What is Better to Use for a Fresh Injury? Ice? Heat? Creams? Cold Laser? This study’s results just may surprise you…

I get asked this question all the time by patients. And when I treat athletes at the LADABC Fantasy Camp (with retired Dodger and Angel legends), I always get a strange look from players and trainers when they come over with a hamstring or ankle injury and I go right for my laser before the ice.

Same thing when a high school or college athlete comes in on crutches. I can see the subtle snicker or that they think I’m a little crazy when I pull out my laser, which looks like a bar code scanner or laser leveler, and start to use it on their ankle sprain.

However, when they walk out with less pain and better range of motion, they know I wasn’t crazy, but it still looks like “voodoo” to them.

Well, now there are some studies that show that there actually is a method to my madness, and that it is supported by these studies.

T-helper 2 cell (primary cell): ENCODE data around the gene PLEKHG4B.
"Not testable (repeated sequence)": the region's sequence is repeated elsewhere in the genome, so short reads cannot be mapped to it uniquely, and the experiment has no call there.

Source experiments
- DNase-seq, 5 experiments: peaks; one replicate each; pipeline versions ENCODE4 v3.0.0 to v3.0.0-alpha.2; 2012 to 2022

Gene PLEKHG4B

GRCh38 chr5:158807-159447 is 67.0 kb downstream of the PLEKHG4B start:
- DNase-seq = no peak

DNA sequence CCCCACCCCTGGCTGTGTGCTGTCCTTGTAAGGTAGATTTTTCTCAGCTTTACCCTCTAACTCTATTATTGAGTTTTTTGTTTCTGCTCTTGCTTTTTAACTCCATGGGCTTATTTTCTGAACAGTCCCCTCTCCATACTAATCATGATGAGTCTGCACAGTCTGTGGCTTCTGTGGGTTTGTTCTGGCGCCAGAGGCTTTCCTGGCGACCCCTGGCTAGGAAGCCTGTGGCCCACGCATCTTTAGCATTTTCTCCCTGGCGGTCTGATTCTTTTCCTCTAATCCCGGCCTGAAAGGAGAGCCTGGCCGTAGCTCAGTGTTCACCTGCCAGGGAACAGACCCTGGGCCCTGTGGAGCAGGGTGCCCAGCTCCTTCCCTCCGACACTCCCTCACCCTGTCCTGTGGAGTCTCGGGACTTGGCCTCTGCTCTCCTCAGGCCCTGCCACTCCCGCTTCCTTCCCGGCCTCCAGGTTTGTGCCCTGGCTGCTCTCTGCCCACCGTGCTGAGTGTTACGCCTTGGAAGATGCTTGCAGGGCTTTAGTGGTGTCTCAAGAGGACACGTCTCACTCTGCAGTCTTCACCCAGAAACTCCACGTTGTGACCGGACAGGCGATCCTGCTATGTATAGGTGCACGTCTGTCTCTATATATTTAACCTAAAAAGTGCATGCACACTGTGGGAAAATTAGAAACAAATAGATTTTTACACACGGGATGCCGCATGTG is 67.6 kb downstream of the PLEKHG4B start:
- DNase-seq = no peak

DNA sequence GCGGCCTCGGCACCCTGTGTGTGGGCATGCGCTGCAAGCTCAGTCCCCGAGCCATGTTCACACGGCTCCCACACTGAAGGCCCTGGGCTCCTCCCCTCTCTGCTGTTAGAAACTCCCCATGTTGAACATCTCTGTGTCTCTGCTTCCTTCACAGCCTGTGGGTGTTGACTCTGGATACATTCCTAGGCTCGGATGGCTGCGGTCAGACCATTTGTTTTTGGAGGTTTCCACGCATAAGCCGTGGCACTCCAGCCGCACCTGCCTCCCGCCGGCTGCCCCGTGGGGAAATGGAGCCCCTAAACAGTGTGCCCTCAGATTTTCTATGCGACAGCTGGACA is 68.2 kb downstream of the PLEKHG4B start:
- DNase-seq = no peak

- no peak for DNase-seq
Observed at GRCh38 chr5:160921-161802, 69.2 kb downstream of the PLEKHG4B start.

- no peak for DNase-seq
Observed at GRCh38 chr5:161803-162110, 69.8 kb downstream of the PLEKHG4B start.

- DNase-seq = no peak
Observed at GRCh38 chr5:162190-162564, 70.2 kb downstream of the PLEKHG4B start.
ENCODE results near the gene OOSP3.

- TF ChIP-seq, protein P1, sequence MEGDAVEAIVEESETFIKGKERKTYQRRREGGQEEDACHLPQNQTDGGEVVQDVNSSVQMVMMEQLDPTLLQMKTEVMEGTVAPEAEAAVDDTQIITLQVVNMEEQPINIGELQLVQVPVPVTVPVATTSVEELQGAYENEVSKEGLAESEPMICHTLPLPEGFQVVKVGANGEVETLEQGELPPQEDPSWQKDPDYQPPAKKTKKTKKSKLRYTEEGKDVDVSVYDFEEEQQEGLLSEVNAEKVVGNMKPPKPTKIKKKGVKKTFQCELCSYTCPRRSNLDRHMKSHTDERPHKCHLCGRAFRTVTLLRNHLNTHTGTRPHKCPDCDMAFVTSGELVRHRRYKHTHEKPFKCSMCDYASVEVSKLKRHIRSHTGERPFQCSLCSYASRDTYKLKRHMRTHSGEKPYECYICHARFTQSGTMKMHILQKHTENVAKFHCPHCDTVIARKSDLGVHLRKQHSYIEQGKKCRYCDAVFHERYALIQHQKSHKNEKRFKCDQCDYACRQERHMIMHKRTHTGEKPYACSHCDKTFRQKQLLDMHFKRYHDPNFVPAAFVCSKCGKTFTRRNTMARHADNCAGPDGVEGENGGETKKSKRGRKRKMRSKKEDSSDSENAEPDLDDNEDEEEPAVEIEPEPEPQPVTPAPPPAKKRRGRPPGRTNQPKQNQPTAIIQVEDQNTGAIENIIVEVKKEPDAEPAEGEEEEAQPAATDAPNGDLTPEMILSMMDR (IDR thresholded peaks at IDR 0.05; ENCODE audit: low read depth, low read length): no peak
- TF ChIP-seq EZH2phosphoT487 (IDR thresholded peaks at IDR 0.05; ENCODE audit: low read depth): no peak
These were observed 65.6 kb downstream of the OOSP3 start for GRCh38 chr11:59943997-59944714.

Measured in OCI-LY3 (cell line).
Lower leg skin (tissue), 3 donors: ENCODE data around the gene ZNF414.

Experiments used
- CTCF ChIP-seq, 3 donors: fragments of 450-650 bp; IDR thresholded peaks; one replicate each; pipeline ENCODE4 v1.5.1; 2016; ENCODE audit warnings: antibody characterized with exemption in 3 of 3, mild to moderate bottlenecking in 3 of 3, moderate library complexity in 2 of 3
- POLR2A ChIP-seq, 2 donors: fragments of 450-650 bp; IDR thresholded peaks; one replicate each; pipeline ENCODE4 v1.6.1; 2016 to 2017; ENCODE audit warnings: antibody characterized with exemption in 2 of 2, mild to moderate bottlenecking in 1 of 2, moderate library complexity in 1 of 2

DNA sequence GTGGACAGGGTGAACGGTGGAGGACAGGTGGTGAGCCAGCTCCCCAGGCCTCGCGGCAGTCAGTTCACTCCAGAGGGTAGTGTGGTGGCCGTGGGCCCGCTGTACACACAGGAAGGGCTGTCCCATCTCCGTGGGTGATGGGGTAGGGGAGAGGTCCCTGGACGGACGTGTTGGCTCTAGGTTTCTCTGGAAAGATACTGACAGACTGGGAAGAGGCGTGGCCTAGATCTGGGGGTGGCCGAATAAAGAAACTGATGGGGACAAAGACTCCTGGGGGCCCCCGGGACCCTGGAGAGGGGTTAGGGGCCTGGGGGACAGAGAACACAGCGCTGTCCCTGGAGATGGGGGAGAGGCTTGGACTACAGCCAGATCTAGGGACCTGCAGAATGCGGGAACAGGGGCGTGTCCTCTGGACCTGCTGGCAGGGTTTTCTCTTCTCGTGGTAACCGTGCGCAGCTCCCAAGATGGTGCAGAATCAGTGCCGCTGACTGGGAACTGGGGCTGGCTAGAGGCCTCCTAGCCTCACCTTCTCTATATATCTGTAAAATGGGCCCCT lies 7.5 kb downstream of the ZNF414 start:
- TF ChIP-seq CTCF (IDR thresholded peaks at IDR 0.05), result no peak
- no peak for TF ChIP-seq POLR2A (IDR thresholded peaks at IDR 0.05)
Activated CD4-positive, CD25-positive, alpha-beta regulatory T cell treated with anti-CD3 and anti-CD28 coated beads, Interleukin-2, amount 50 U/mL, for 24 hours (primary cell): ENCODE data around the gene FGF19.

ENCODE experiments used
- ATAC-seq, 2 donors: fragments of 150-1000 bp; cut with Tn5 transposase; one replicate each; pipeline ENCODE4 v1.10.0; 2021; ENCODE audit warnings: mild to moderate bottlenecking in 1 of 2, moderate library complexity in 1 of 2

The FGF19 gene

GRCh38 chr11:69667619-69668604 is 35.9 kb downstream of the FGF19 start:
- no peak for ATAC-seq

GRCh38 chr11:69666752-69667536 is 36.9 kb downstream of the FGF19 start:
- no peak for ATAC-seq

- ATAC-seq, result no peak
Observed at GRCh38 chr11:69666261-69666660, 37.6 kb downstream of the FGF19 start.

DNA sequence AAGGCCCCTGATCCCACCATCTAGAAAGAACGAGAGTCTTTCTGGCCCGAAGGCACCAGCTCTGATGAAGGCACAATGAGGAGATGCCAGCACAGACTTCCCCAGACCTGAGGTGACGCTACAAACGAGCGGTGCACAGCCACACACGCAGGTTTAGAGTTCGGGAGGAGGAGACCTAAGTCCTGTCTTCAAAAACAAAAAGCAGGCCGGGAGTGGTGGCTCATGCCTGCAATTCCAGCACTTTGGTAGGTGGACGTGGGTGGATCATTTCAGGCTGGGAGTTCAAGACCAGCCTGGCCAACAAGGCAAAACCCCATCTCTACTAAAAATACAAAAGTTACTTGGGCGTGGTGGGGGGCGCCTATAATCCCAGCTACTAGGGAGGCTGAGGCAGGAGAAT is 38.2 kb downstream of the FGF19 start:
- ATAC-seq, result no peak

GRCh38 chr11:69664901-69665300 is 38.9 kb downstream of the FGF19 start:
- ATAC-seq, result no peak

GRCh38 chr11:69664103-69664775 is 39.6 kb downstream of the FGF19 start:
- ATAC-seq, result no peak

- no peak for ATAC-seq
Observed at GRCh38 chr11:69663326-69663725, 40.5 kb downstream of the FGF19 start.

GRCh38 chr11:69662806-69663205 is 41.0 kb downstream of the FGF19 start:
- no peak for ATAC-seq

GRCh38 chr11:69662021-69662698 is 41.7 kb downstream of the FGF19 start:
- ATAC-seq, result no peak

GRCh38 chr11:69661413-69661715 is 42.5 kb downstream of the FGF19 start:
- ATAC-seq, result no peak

In general, we think of using ice first because it decreases inflammation, pain, and swelling, and not starting with heat until 48 hours have passed. But a recent study has found something that really surprised me.

In the March 2014 edition of Lasers in Medicine and Surgery, they actually found that Cold Laser was superior to both ice and topical medications for acute (fresh) injury. Here is the link: http://www.ncbi.nlm.nih.gov/pubmed/23812849

They measured the amount of  inflammatory molecules, interleukin-1β and interleukin-6 (IL-1β and IL-6) and tumor necrosis factor-alpha (TNF-α), immediately after injury, and then after treatment with either ice, topical medication, or cold laser.

Only cold laser decreased the levels of these inflammatory molecules. Ice and topical medication did not.

So what does this mean for you? Well, it doesn’t mean not to use ice or topical creams, as those do decrease pain. But if you are an athlete or want to heal much faster, adding in cold laser will actually have a greater impact than either ice or topical creams.

In my office, when I treat sports injuries or auto accidents, we always get them on a laser ASAP because it rapidly increases their healing rate. We have noticed that patients that get laser usually get better 30 to 50% faster than those who choose not to receive cold laser for their acute injuries.